Learning to Coexist

The Archbishop of Canterbury, The Right Reverend Rowan Williams, has kicked up a bit of a storm with his very public suggestion that Sharia law should be made more legitimate in the UK, in civil matters. This is a difficult position for the head of the world-wide Anglican Church to take when much of British law has been intentionally built on Christian principles, and many Christians are being harshly treated because of (as they understand it) Sharia law.There is a fascinating article by Prof. Mona Siddiqui, in the March edition of Third Way magazine, criticising the way in which the Qur'an has been used to propagate oppression.

It is interesting that so many comments have been extreme, and that Muslims in Britain are not united in their support of his ideas – some saying for example “Which Sharia?” Likewise much newspaper coverage has been biased, and I have been impressed with the very balanced one-pager on Sharia Law in the latest edition of The Week.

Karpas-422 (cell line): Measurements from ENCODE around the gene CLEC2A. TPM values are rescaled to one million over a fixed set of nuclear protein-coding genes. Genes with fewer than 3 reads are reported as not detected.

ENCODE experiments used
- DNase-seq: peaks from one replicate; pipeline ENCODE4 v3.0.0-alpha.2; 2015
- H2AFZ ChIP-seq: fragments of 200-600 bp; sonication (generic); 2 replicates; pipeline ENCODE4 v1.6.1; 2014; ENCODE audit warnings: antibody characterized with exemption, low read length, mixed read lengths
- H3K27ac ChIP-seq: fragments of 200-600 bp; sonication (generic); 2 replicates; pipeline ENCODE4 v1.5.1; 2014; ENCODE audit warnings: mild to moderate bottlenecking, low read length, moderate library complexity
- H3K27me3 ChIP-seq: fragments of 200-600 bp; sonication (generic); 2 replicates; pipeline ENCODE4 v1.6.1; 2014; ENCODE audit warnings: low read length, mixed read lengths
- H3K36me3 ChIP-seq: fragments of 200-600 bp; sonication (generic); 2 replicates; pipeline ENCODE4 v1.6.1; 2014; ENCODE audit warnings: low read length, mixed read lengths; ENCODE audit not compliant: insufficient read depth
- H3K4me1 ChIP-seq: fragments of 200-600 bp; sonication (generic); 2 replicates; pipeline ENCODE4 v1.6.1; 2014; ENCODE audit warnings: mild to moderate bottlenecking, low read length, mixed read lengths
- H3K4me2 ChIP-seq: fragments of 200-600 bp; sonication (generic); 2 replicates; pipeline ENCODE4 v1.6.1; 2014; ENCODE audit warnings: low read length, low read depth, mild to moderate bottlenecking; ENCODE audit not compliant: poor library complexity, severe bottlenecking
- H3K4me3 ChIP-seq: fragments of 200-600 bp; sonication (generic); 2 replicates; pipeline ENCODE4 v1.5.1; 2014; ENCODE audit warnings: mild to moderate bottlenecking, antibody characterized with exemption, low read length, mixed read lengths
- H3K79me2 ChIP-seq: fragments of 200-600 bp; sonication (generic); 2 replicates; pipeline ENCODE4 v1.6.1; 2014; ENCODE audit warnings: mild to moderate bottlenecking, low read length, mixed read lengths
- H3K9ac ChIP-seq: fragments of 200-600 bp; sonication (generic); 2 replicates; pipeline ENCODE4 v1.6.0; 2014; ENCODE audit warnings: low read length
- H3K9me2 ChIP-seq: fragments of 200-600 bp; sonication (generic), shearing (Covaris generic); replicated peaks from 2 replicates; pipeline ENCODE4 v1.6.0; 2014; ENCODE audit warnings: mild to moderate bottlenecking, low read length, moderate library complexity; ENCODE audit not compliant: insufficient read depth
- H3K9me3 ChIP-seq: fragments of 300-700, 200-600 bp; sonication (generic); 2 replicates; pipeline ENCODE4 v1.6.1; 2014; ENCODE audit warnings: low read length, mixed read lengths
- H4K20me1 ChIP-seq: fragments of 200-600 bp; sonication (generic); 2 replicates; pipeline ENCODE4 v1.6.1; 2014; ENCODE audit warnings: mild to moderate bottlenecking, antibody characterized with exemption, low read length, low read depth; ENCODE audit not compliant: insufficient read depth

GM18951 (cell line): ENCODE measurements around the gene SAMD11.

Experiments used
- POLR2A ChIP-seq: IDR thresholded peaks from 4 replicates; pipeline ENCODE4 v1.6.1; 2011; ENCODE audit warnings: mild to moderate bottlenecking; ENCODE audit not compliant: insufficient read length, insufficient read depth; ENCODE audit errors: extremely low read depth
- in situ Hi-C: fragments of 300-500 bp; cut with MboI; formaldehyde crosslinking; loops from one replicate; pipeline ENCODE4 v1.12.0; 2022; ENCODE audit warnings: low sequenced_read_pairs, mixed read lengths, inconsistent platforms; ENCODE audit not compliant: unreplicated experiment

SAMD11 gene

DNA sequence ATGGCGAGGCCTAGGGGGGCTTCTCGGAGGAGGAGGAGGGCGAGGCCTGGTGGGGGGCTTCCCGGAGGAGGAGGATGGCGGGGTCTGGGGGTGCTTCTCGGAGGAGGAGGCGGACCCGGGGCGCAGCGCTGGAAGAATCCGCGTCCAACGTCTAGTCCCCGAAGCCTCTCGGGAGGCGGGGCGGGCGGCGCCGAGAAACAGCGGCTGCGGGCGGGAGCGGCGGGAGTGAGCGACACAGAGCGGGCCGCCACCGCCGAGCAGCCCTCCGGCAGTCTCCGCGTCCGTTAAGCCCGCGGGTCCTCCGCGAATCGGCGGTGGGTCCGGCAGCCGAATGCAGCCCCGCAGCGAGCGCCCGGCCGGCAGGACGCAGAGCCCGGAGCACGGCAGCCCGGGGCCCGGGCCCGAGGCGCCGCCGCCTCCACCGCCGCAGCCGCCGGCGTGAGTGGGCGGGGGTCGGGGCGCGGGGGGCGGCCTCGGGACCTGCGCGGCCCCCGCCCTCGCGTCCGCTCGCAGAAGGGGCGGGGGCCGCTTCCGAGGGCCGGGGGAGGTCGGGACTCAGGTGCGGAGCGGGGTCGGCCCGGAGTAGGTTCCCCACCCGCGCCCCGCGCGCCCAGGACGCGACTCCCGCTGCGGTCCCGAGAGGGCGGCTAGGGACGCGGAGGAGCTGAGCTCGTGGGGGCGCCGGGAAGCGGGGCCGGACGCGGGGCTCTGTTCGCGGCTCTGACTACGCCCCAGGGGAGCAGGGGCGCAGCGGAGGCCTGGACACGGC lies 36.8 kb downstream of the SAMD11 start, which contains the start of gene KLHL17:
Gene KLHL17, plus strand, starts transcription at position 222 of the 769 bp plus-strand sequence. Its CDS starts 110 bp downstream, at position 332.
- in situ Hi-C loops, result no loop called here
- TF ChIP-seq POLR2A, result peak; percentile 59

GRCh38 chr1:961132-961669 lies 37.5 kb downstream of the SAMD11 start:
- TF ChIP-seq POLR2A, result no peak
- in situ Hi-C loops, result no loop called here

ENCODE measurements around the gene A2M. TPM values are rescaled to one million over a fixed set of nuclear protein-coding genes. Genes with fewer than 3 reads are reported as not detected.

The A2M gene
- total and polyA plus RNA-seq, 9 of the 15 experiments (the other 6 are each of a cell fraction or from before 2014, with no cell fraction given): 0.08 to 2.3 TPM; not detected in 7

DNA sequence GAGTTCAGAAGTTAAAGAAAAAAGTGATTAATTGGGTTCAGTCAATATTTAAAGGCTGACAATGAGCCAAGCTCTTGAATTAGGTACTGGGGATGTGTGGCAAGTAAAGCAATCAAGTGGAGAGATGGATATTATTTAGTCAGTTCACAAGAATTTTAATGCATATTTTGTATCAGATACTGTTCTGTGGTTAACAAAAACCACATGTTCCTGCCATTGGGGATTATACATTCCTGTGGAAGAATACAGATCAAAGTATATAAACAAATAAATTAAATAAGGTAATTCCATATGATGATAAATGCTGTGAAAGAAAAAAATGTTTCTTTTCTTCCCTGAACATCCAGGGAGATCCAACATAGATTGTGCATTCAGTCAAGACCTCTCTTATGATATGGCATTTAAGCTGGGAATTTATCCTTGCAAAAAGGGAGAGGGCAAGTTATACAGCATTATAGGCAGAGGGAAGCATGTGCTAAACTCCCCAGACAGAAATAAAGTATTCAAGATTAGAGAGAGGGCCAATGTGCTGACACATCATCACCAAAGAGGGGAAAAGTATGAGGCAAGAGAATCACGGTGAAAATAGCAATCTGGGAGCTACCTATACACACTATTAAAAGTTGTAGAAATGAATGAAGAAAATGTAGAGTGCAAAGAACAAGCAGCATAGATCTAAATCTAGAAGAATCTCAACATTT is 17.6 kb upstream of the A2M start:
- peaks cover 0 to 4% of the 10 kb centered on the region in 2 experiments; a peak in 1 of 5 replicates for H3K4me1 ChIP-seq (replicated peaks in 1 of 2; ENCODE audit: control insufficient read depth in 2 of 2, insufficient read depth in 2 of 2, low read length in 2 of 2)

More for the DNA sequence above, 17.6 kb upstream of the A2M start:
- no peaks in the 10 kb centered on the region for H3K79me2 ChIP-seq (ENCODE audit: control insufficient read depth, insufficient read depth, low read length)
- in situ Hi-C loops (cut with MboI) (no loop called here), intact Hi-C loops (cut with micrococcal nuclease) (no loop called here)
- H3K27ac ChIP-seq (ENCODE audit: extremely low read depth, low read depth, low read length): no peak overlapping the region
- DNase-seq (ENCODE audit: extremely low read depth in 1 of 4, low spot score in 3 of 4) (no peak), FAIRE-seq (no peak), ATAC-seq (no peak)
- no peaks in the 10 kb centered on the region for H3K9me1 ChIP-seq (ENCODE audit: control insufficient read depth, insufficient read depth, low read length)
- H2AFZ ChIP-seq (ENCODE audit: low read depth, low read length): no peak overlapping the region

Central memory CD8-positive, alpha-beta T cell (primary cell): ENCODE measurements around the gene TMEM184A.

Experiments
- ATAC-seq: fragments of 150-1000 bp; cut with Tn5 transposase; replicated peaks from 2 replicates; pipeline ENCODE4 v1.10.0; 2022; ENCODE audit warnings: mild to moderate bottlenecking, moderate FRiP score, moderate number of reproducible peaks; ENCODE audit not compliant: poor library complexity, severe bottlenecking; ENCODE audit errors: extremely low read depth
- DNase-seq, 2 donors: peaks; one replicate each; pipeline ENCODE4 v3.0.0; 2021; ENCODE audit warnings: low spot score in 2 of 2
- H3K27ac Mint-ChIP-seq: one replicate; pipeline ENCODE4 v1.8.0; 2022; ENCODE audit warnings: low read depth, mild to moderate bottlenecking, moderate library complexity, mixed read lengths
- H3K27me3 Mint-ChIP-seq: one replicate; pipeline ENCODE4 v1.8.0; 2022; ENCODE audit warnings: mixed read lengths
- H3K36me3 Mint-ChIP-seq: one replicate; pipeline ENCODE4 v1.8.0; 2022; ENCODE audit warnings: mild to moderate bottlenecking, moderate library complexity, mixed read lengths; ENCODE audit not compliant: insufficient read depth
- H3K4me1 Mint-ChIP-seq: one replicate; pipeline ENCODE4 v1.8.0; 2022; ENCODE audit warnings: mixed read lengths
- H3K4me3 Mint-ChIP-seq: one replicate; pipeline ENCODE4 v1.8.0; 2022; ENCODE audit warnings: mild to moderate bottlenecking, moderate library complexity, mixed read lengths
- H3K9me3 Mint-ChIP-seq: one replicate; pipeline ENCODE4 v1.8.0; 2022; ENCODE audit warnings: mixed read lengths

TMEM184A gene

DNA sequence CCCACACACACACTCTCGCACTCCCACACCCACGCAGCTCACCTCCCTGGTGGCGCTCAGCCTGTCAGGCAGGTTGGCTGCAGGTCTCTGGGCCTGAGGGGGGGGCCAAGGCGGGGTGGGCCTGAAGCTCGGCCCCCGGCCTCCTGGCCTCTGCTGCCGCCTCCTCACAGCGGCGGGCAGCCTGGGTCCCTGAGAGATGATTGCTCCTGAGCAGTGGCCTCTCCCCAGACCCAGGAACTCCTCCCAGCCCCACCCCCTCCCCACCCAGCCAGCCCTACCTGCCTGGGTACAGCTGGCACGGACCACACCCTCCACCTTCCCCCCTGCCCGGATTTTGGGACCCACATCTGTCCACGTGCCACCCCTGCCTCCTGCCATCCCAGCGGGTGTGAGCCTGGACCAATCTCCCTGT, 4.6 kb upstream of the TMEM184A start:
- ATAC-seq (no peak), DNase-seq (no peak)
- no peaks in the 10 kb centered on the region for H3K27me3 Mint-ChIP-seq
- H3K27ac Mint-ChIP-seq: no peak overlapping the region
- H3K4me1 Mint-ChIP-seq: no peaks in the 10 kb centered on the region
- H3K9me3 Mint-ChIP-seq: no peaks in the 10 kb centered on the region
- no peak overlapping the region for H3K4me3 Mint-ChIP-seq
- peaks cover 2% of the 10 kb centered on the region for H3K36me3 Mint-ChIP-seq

I perceive that, for example, many of the difficulties that Muslim women face in Britain (for example to do with forced marriages and “honour crimes”) stem from attempts to implement Sharia Law – or at least Islamic culture – so I find it difficult to see how extending an Islamic legal system will improve matters. Would women's testimony be given the same weight as that of men? Would women be the judges?

Commenting on the response of politicians, one journalist commented that when politicians are “running scared” of debate it is a sure sign that a debate is needed. Since I too believe in the need for issues to be discussed openly, I have hope that the Archbishop's courage will bear good fruit. We'll have to wait to see what kind of fruit they are.